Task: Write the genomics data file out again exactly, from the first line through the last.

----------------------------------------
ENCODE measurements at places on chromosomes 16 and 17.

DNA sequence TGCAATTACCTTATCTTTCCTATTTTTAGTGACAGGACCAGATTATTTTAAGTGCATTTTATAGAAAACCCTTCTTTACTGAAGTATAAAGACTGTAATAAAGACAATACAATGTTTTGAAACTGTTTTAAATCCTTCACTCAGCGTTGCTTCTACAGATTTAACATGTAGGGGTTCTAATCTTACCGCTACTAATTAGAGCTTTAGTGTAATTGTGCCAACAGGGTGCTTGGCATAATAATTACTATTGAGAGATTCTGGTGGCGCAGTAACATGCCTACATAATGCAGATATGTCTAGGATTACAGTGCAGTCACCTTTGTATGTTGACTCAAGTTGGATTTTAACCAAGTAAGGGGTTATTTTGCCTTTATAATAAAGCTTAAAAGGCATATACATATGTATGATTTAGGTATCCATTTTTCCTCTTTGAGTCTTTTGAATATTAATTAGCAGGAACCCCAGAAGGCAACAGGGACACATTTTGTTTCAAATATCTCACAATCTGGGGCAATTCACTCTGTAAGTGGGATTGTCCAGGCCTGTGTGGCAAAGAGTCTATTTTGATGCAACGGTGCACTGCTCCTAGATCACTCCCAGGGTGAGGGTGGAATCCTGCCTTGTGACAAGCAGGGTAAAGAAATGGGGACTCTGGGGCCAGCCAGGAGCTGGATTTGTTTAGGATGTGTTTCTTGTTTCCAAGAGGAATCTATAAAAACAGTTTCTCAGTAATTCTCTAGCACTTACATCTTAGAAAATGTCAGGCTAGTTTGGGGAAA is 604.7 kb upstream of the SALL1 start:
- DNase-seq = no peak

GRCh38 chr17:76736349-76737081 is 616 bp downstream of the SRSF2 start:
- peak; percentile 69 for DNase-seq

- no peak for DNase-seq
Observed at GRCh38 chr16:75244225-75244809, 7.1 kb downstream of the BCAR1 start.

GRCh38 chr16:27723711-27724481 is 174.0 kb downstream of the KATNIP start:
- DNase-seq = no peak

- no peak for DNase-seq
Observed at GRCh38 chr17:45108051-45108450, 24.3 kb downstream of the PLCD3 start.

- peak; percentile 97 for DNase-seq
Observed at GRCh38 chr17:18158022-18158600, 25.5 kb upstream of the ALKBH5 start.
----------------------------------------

ENCODE measurements at places on chromosomes 16 and 17.

DNA sequence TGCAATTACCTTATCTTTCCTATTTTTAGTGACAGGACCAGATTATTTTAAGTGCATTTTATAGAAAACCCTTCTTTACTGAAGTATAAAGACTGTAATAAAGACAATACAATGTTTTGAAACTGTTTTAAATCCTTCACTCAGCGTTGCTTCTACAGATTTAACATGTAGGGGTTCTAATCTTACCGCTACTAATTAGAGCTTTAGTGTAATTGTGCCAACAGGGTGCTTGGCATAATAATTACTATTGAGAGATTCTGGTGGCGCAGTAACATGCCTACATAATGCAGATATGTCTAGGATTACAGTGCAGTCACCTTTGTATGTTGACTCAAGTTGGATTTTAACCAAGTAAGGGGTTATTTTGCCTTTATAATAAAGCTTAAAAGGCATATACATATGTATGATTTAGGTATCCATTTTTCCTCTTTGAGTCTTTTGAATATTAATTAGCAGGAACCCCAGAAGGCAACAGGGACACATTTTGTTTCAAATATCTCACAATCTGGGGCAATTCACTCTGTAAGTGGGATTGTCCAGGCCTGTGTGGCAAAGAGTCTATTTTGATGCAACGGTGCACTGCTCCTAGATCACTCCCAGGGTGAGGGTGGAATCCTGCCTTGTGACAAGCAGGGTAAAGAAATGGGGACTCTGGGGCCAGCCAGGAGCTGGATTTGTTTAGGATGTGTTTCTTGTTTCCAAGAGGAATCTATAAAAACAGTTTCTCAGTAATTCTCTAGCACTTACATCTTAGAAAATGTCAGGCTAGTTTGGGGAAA is 604.7 kb upstream of the SALL1 start:
- DNase-seq = no peak

GRCh38 chr17:76736349-76737081 is 616 bp downstream of the SRSF2 start:
- peak; percentile 69 for DNase-seq

- no peak for DNase-seq
Observed at GRCh38 chr16:75244225-75244809, 7.1 kb downstream of the BCAR1 start.

GRCh38 chr16:27723711-27724481 is 174.0 kb downstream of the KATNIP start:
- DNase-seq = no peak

- no peak for DNase-seq
Observed at GRCh38 chr17:45108051-45108450, 24.3 kb downstream of the PLCD3 start.

- peak; percentile 97 for DNase-seq
Observed at GRCh38 chr17:18158022-18158600, 25.5 kb upstream of the ALKBH5 start.